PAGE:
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Publication numberUS7081891 B2
Publication typeGrant
Application numberUS 10/329,278
Publication dateJul 25, 2006
Filing dateDec 23, 2002
Priority dateDec 28, 2001
Fee statusLapsed
Also published asCN1474373A, CN100382123C, EP1324299A2, EP1324299A3, US20030137472
Publication number10329278, 329278, US 7081891 B2, US 7081891B2, US-B2-7081891, US7081891 B2, US7081891B2
InventorsJerry D. Schermerhorn
Original AssigneeLg Electronics, Inc.
Export CitationBiBTeX, EndNote, RefMan
External Links: USPTO, USPTO Assignment, Espacenet
Method and apparatus for resonant injection of discharge energy into a flat plasma display panel
US 7081891 B2
Abstract
An improved sustainer voltage waveform driver circuit for a flat plasma display panel that includes a pair of series connections of an electronic switch coupled to the plasma panel via an inductor. The driver injects energy required both to supply plasma discharge current within the PDP and to accomplish a voltage transition in a resonant manner.
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Claims(34)
1. A sustainer voltage driver circuit for a flat plasma display panel comprising:
a driver inductor having at least a first end and a second end, said second end of said inductor adapted to be connected to an input port of the flat plasma display panel;
a first electronic switch connected to said first end of said driver inductor;
a second electronic switch also connected to said first end of said driver inductor;
at least one variable voltage supply connected across said first and second electronic switches;
a first driver capacitor connected between said second electronic switch and ground;
a second driver capacitor connected between said second electronic switch and a voltage feedback point;
a first driver diode connected between said second end of said driver inductor and said voltage feedback point;
a second driver diode connected between said second end of said driver inductor and ground; and
a logic circuit connected to and operative to control said first and second electronic switches and said variable voltage supply.
2. The driver circuit according to claim 1 wherein when the driver circuit is connected to a plasma display panel the circuit resonates with the panel such that the total power required to operate the panel is reduced.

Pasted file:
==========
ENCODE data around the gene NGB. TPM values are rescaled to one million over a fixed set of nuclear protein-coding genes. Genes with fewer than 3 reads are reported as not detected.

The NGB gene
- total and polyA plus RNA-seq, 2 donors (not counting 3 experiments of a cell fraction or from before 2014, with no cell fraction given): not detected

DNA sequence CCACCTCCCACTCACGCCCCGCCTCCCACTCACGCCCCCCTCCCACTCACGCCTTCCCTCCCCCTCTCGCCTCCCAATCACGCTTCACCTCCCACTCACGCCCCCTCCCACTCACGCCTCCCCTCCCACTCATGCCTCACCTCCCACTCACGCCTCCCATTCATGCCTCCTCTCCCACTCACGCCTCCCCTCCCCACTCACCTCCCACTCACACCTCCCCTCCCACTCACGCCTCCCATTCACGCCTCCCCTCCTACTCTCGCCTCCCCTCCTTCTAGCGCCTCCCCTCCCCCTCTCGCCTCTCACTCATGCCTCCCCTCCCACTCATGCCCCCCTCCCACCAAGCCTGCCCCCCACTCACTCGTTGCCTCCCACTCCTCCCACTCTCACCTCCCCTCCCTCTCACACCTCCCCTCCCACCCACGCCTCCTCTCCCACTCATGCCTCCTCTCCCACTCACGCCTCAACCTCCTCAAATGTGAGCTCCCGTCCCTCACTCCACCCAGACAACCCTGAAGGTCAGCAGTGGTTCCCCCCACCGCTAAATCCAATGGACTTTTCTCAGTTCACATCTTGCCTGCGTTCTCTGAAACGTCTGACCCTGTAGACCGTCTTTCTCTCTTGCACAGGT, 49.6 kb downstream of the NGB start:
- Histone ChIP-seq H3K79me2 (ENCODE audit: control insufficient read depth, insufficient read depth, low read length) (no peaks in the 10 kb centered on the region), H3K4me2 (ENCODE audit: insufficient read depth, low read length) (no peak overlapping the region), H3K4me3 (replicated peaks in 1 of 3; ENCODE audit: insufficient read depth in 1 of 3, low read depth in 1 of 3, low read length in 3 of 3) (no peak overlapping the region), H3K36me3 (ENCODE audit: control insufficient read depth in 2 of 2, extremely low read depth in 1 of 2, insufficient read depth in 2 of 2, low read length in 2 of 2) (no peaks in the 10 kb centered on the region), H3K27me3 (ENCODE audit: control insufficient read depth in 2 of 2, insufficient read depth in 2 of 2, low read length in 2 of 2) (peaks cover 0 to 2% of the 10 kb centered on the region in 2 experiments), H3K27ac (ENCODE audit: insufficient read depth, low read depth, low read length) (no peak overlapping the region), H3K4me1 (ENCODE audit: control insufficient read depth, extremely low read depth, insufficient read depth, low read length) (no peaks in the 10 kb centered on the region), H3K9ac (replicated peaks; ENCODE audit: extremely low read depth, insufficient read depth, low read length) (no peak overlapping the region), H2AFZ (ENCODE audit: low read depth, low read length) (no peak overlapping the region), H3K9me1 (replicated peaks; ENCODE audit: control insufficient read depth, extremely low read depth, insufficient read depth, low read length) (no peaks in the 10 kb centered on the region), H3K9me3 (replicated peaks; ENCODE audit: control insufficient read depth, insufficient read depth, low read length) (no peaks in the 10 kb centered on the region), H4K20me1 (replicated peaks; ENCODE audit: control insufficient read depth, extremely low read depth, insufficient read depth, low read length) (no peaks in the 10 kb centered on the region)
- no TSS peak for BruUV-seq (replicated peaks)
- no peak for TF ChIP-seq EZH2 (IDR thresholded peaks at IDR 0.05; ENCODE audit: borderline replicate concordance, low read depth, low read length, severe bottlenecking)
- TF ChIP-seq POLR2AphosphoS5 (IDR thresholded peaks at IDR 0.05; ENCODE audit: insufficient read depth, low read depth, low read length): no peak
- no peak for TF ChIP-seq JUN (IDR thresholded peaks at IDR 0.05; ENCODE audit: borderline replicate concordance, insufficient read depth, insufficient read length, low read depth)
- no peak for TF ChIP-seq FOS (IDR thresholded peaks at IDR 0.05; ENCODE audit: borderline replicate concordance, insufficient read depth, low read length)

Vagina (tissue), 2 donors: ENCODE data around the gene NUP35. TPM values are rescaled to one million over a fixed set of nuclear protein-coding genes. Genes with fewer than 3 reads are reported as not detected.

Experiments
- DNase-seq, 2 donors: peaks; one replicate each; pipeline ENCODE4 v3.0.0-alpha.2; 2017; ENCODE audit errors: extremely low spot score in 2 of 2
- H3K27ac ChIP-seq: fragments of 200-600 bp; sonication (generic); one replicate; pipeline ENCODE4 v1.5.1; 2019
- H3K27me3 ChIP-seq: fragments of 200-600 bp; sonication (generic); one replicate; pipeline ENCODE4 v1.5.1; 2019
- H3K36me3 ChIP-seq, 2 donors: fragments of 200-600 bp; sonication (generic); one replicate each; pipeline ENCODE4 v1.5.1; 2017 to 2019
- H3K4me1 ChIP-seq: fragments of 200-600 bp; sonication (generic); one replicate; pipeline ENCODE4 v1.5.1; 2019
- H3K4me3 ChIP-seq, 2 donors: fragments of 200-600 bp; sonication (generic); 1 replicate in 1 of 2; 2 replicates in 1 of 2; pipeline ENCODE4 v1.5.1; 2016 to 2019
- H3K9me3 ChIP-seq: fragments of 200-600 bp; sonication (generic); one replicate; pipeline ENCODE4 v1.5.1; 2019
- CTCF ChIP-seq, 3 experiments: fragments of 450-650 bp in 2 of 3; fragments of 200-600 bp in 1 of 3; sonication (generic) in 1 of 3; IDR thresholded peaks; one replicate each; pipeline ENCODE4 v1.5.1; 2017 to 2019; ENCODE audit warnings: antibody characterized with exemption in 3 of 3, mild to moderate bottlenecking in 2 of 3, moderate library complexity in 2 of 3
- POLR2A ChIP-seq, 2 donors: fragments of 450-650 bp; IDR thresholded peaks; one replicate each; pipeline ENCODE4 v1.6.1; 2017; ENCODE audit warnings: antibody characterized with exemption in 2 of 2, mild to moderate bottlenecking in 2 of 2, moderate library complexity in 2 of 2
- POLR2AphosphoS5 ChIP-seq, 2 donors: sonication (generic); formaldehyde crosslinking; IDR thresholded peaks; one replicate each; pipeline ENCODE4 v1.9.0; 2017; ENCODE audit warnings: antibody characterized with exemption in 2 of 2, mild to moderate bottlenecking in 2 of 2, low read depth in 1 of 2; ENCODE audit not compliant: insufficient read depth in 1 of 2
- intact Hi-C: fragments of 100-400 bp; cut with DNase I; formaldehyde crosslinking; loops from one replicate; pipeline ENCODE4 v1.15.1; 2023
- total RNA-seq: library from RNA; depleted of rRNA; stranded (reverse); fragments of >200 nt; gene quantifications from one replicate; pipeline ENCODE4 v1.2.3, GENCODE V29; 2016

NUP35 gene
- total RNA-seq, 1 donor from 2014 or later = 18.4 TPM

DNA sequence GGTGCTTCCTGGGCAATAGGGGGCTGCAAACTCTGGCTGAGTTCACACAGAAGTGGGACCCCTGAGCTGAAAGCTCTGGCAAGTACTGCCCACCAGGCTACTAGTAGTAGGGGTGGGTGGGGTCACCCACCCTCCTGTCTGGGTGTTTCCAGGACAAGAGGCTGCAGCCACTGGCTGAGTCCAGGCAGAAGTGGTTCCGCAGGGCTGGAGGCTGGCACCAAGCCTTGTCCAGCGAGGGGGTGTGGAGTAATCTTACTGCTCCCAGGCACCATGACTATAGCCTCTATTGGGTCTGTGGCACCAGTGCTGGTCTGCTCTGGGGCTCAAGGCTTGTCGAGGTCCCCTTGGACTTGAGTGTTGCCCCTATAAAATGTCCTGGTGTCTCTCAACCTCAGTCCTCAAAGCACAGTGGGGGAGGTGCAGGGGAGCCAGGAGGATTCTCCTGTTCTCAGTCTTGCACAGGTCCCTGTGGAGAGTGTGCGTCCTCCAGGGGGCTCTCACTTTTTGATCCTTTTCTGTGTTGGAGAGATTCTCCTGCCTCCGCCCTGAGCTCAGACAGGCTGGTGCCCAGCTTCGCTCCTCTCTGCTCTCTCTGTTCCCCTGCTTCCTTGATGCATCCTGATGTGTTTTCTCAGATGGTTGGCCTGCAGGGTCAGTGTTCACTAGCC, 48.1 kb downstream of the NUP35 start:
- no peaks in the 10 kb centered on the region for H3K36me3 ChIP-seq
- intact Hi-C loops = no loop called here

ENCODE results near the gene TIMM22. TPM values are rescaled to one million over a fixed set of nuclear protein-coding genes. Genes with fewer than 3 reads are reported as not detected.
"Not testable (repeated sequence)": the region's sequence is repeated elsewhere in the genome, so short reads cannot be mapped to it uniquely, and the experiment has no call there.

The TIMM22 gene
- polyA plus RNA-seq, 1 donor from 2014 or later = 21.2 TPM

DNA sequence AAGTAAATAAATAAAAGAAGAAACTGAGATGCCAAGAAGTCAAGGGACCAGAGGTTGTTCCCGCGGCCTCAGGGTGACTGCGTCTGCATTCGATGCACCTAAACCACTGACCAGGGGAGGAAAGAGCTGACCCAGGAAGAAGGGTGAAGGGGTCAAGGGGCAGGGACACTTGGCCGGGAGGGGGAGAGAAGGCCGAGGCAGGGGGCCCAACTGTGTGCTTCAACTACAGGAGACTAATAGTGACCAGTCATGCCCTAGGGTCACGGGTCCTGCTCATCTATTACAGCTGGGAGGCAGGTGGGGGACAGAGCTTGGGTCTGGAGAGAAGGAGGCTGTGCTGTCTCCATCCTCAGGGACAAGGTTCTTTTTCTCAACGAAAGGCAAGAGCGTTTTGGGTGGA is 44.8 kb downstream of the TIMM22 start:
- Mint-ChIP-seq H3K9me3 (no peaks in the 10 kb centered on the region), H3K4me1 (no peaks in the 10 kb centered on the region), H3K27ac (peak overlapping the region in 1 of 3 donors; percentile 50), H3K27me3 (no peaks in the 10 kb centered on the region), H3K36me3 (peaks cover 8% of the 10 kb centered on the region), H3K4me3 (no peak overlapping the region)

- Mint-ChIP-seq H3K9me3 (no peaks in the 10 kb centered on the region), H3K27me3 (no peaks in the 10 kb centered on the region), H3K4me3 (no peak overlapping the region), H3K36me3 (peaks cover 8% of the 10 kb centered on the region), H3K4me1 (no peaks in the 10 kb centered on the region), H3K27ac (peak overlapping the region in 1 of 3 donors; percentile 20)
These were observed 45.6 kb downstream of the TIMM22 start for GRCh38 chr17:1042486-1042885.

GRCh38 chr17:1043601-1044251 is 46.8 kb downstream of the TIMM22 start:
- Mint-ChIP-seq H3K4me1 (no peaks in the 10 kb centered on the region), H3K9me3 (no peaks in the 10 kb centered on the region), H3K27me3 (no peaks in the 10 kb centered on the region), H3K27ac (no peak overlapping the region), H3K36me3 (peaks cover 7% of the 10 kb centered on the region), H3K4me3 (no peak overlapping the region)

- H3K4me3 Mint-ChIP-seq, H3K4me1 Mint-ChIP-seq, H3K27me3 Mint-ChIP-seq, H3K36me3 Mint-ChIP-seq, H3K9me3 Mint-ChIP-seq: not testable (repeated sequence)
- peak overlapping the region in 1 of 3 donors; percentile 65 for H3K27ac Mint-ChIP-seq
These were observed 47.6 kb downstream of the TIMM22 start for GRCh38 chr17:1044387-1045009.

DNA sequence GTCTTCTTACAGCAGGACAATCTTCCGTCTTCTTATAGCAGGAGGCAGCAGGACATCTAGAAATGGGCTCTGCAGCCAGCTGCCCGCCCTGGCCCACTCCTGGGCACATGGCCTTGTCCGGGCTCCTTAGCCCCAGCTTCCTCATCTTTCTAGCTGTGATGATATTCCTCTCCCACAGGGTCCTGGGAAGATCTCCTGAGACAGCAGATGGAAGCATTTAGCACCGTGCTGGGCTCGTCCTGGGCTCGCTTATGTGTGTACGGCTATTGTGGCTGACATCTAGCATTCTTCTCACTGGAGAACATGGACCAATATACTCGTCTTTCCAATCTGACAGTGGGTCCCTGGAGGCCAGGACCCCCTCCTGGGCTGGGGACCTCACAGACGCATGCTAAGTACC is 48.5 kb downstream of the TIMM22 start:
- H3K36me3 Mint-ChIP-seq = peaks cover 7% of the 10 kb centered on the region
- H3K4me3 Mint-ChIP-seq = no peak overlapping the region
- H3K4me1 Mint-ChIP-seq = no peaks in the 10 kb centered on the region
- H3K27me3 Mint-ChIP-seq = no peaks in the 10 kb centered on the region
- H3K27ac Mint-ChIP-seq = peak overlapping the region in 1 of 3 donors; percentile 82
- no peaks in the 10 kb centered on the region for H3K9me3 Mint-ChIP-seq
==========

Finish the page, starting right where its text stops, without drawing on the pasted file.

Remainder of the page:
3. The driver circuit according to claim 1 wherein said first and second electronic switches include a series connection of an Injection Gate Bipolar Transistor and a diode.
4. The driver circuit according to claim 1 wherein said logic circuit also is connected to said feedback point and is responsive to the voltage level at said voltage feedback point to adjust the output voltage level of said voltage supply.
5. The driver circuit according to claim 4 wherein said logic circuit is operative to set said variable voltage supply at an appropriate level to inject sufficient energy during a transition of a sustaining voltage to a resonant condition to establish a plasma discharge within the flat plasma display panel.
6. A sustainer voltage driver circuit for a flat plasma display panel comprising:
a driver inductor having a first end and a second end, said second end of said inductor adapted to be connected to an input port of the flat plasma display panel;
a first electronic switch connected between said first end of said driver inductor and a first terminal of a first variable voltage supply, said first variable voltage supply also having a second terminal;
a second electronic switch connected between said first end of said driver inductor and a second terminal end of a second variable voltage supply, said second variable voltage supply also having a first terminal that is connected to said second terminal of said first variable voltage supply;
a first driver capacitor connected between said first terminal of said second variable voltage supply and ground;
a second driver capacitor connected between said first terminal of said second variable voltage supply and a voltage feedback point;
a first driver diode connected between said second end of said driver inductor and a voltage feedback point;
a second driver diode connected between said second end of said driver inductor and ground; and
a logic circuit connected to and operative to control said first and second electronic switches and said variable voltage supplies.
7. The driver circuit according to claim 6 wherein when the driver circuit is connected to a plasma display panel the circuit resonates with the panel such that the total power required to operate the panel is reduced.